DICKINSON CENTER FOR EUROPEAN STUDIES

DICKINSON CENTER FOR EUROPEAN STUDIES

CORSI IN LINGUA INGLESE

PRESSO LA SEDE DI BOLOGNA DEL

DICKINSON CENTER FOR EUROPEAN STUDIES

II semestre A.A. 2023/2024

scadenza: 19 gennaio 2024

 

Il Dickinson College bandisce un concorso per 11 posti riservati agli studenti dell’Università di Bologna per il I semestre dell’a.a. 2023/2024 (29 gennaio-23 maggio 2024), per frequentare i corsi attivati presso la sede di Bologna del Dickinson Center for European Studies.

Sono ammessi a fare domanda studenti che saranno regolarmente iscritti, per l'a.a. 2023/2024, almeno al secondo anno di corsi di laurea e laurea magistrale afferenti ai Dipartimenti o alle Scuole di: Economia e Management ;  Statistica; Giurisprudenza; Scienze Politiche; Psicologia; Scienze della Formazione; Lettere e Beni Culturali; Lingue e Letterature; Traduzione e Interpretazione; dell'Università di Bologna.

Le lezioni verranno erogate in presenza presso il Dickinson Center for European Studies (Via Marsala 2, Bologna) in conformità alle norme vigenti per il contenimento del COVID-19, con possibilità di passaggio a didattica da remoto qualora l’emergenza sanitaria lo richieda.

Il Dickinson Center for European Studies, nell'a.a. 2023/2024, attiverà i sottoelencati corsi la cui frequenza è obbligatoria:

II SEMESTRE (inizio lezioni: 29 gennaio 2024):

 

Reading Bologna & Italy from the Renaissance to the Baroque.

Prof. Elisabetta Cunsolo                                                   martedì e giovedì, 10:30-11:45

 

This course examines the lively artistic atmosphere of Bologna from the 15th to the early 17th century and the effects that society, economy, and politics had on the production of art during those centuries. Works of art will be studied with a specific interest in their intellectual, religious, and social connections to the historical context in which they were created. 

Bolognese artworks will be used as primary sources. Through the study of the most significant ones, compared to coeval Central and Northern Italian works of art, students will learn the authentic novelty and excellence of the art of Bologna. Many lessons will be taught on site for a better comprehension of the historical context in which the artworks were designed and for a better appreciation of each single work of art analyzed in all its different aspects: iconography, technique, dimension, style.

 

European Security

Professor Simone Papale                                               martedì e giovedì, 13:45-15:00

 

This course introduces students to the study of European security, exploring the challenges that the European Union and European countries face on the international arena, as well as the opportunities for cooperation and global leadership. The course locates Europe within the field of international security, examining how the continent relates to other actors and institutions on the global stage, including the US, NATO, Russia and China. In so doing, the course reviews the evolution of the European security architecture and its role in addressing contemporary threats and phenomena such as terrorism, climate change and migration. At the end of the semester, students will be familiar with key theoretical concepts and debates to understand European security dynamics. Furthermore, they will be able to contextualize the role of the EU as a security actor and to critically engage with the security and defense strategies formulated by European actors.

Made in Italy, Sustainably

Professor Clive Woollard                                               venerdì, 10:30-13:15 (doppia sessione)

 

From the post-World War II era, “Made in Italy” has confirmed itself as a label granting fine quality, authenticity and a sense of style internationally praised. A growing number of entrepreneurs managed through the decades to create a brand of high value all over the world, mixing the iconic Italian aesthetics with technology and innovation. The worth of the “Made in Italy” has granted many products prosperity in the markets, as it secured the solidity of the national economy. (Grinaldi, 2019) The topic of sustainable development has become increasingly central to the international community. In 2015, the UN approved the 2030 Agenda, an action plan aimed at pursuing sustainable development. The founding elements of the 2030 Agenda are the 17 Sustainable Development Goals (SDG) that refer to different areas of development. (Dello Strologo, 2021) In this course, we critically evaluate the Italian Business System, looking at both the good and the bad features of a system which is more localised in its approach, where product values and cultures appear to be strong. Is there anything we can take from this system to improve our own business systems? Can these approaches not only produce valued products, but do so in a way that is fully sustainable? Set in the context of Bologna, students can explore for themselves the diversity of the system, in addition to receiving guidance in the form of visits and activities. Approaches to Entrepreneurship, Supply Chain, Business Strategy, Finance, Quality, Globalization, Change Management, Circular Economics and Marketing are all covered in the course.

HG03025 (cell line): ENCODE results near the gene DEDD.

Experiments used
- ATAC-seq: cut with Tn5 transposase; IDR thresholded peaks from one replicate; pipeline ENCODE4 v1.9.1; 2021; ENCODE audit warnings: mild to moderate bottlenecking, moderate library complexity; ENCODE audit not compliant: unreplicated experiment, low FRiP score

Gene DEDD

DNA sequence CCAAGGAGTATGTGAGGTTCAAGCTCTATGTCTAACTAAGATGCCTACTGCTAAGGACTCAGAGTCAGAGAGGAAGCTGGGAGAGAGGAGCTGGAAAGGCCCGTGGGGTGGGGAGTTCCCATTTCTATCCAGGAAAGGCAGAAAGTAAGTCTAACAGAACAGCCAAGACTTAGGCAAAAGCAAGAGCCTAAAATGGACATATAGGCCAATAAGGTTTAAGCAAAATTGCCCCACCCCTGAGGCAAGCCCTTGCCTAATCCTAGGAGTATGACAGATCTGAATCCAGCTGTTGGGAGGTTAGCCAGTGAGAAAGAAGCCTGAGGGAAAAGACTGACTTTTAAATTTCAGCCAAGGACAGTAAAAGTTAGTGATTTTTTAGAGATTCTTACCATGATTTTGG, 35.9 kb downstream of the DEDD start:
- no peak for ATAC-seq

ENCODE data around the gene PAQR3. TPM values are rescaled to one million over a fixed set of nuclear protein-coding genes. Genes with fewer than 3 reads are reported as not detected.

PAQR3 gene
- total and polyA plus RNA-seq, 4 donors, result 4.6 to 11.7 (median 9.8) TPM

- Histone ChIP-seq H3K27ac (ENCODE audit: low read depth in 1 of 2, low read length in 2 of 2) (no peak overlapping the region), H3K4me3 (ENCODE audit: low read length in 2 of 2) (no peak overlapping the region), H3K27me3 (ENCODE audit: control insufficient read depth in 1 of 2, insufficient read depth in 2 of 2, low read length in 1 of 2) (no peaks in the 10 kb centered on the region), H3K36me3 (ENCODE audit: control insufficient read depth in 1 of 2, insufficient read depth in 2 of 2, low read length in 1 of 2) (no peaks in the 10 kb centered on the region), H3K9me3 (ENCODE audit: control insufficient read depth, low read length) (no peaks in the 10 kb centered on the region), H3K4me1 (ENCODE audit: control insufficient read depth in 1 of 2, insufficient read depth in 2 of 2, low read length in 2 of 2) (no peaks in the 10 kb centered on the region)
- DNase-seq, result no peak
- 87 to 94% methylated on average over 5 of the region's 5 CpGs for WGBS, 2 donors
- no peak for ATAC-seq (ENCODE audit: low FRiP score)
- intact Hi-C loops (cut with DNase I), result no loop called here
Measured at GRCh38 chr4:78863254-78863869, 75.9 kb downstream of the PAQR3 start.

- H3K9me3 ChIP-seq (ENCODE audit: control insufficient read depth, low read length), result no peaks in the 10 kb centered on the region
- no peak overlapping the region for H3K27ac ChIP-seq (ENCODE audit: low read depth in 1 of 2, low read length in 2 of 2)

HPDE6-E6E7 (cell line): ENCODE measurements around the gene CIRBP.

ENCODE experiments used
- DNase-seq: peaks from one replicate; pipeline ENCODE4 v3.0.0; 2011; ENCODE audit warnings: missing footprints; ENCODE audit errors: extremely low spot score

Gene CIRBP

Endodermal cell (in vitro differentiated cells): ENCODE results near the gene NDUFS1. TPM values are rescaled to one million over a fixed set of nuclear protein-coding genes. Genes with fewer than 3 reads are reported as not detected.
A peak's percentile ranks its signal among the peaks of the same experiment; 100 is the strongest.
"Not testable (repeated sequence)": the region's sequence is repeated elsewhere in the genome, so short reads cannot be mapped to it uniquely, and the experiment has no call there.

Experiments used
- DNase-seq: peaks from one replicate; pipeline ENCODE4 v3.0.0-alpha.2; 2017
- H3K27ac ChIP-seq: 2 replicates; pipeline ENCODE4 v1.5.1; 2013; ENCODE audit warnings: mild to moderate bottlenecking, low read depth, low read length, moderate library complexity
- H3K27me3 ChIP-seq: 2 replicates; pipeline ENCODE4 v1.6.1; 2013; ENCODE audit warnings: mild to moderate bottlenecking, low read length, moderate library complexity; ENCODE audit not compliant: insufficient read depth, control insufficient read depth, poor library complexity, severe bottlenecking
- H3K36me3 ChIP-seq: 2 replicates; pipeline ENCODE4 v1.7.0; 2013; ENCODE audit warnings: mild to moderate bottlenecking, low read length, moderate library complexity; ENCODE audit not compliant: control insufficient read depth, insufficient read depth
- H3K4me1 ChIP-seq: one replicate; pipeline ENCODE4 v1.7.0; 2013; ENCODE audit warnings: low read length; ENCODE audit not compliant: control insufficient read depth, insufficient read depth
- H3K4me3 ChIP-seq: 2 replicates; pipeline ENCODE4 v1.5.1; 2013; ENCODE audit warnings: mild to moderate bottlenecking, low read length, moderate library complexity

Sonic Histories, European Environments

Professor Amy Wlodarski                                                          lunedì e mercoledì 13:45-15:00

This course explores the ways that European sonic practices in the twentieth and early twenty-first centuries articulate the complex relationships between individuals, political society, and the built and natural environment. Students will engage four prominent sonic ecosystems—trench warfare during WWI; Italian Futurism’s response to European modernity; Italian fascism; and South Mediterranean Migrations—through interdisciplinary scholarship drawn from cultural history, environmental studies, musicology, and sound studies. The course begins by building a foundational vocabulary for both sonic practices (music, noise) and the environmental spaces in which they sound (space, place, environment) and then putting those terms to analytical use in a study of trench warfare in northern France and the Italian Alps. Students then consider the technological aesthetics of the Italian Futurists, including their interest in the radio and their legacies in global sound instillations of the past five years. Our attention then turns to Italian Fascism and its aesthetic and political idealizations of nature, music, and race. The course ends with a unit examining Mediterranean migration (including its environmental and political drivers) through sound, storytelling, and performance.